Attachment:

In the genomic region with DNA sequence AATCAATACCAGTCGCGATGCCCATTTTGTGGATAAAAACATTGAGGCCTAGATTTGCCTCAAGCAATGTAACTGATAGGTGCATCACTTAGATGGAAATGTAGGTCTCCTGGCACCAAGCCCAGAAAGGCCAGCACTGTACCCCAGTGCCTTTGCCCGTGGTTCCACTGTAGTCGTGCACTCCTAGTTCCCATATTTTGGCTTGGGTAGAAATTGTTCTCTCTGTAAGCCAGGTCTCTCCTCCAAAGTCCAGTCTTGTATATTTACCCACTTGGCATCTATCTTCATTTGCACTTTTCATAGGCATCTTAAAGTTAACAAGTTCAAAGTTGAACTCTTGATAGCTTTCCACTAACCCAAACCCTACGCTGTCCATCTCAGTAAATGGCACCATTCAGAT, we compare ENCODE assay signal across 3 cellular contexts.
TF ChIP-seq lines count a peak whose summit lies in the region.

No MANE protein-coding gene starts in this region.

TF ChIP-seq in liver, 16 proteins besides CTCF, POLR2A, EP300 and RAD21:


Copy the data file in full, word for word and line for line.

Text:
In the genomic region with DNA sequence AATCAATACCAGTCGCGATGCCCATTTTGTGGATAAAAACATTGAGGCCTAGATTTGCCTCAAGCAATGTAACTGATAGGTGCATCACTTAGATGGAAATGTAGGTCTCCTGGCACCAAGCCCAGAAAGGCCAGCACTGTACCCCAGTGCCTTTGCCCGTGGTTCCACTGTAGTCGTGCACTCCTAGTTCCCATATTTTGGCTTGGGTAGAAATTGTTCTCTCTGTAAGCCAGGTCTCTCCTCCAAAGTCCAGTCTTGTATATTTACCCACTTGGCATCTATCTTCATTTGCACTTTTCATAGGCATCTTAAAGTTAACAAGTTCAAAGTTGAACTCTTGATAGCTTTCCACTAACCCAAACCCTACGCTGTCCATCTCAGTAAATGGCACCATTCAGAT, we compare ENCODE assay signal across 3 cellular contexts.
TF ChIP-seq lines count a peak whose summit lies in the region.

No MANE protein-coding gene starts in this region.

TF ChIP-seq in liver, 16 proteins besides CTCF, POLR2A, EP300 and RAD21: